US coronavirus: Hospitals have had more than 100,000 coronavirus patients every

At least 123,639 people nationwide were in the hospital with coronavirus on Saturday, marking 32 consecutive days that the number of hospitalizations has exceeded 100,000, according to the Covid Tracking Project.

Cases have skyrocketed after the Thanksgiving holiday, and impacts from Christmas and New Year’s celebrations are still unfolding. As of Saturday, more than 20.4 million people have been infected with the virus in the US and at least 350,186 people have died, according to data from Johns Hopkins University. And health experts worry what will happen to those numbers if infections continue to spread.

“This is about total collapse of the health care system if we have another spike,” said Dr. Brad Spellberg, chief medical officer at the Los Angeles County-University of Southern California Medical Center. “And we, in the hospital, cannot stop that. We can only react to it. It is the public that has the power to put a stop to the spread of this virus by obeying the public health guidance that have been put out.”

In California, emergency room officials said hospitals are treating an unprecedented number of coronavirus patients.

Design and construction experts from the US Army Corps of Engineers have been deployed to the Los Angeles area to “evaluate and where necessary upgrade oxygen delivery systems” at about a half dozen hospitals.

One area hospital converted administrative offices and break rooms into treatment areas for their coronavirus patients, said Col. Julie Balten, commander of the Los Angeles District for the Corps of Engineers.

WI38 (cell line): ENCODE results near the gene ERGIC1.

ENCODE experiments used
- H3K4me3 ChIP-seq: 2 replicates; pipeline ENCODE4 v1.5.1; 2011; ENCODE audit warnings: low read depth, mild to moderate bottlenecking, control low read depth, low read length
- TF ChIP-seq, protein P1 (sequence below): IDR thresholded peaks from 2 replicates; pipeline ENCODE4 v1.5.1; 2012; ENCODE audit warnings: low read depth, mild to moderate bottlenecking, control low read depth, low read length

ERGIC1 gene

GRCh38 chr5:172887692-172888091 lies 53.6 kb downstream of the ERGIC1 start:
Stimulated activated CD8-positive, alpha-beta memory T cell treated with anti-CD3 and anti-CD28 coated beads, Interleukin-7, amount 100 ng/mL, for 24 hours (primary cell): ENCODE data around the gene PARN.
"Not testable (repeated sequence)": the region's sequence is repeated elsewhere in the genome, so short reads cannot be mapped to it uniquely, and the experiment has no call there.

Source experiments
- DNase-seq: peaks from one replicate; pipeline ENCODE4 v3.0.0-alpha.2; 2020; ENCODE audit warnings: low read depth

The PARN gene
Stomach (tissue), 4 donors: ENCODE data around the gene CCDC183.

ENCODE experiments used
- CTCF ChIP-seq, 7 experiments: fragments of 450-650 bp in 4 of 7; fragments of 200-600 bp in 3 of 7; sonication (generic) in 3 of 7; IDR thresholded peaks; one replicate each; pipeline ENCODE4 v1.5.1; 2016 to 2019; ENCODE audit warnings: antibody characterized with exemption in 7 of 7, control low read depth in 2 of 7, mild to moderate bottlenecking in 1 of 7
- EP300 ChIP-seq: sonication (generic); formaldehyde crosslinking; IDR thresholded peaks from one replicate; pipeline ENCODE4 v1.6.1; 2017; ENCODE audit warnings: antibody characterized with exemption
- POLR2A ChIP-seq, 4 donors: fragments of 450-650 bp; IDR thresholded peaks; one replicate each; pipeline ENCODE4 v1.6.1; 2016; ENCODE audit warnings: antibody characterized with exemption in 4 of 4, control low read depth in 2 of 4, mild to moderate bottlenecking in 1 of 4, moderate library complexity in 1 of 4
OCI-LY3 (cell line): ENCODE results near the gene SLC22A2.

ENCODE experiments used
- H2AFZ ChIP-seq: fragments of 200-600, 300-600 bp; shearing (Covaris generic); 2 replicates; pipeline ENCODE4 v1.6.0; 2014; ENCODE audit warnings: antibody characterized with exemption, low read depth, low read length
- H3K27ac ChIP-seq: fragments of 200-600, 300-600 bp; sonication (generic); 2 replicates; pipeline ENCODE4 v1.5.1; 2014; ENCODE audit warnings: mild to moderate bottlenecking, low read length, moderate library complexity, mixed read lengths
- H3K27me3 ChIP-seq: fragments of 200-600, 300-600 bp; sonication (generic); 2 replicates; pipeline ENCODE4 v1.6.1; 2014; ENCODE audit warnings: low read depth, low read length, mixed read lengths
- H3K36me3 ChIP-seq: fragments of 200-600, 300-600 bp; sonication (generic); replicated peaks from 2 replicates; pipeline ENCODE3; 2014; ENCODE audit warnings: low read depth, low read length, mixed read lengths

4 million vaccines administered

Though the distribution of coronavirus vaccines is currently limited to healthcare workers and long term care patients, officials hope the number of cases and hospitalizations will eventually be reduced by the vaccinations.

As of Saturday morning, more than 4.2 million doses have been administered in the US, according to the Centers for Disease Control and Prevention.
California hospitals stressed to the 'brink of catastrophe' by the coronavirus surge
Those include doses of both the Moderna and Pfizer/BioNTech vaccines. In total, more than 13 million doses have been distributed, the CDC Covid Data Tracker said.
Despite some delays, the allocation and distribution of the vaccines is working well, said Claire Hannan, executive director of the Association of Immunization Managers.

“We do have a little bit of a lag in the doses administered, so that’s coming through a few days after they’re delivered. I don’t see it as a major system failure,” she said. “We just aren’t seeing the vaccine going into arms as quickly. But the infrastructure we’ve set up I think is working.”

So far, the vaccines approved in the US require two doses based a few weeks apart — and the US will keep doing it that way, rather than follow the UK’s decision to potentially delay second doses, Dr. Anthony Fauci told CNN on Friday.

The UK adopted that strategy in order to give as many people as possible the first dose as quickly as possible, saying that it affords some amount of protection.

“We make…

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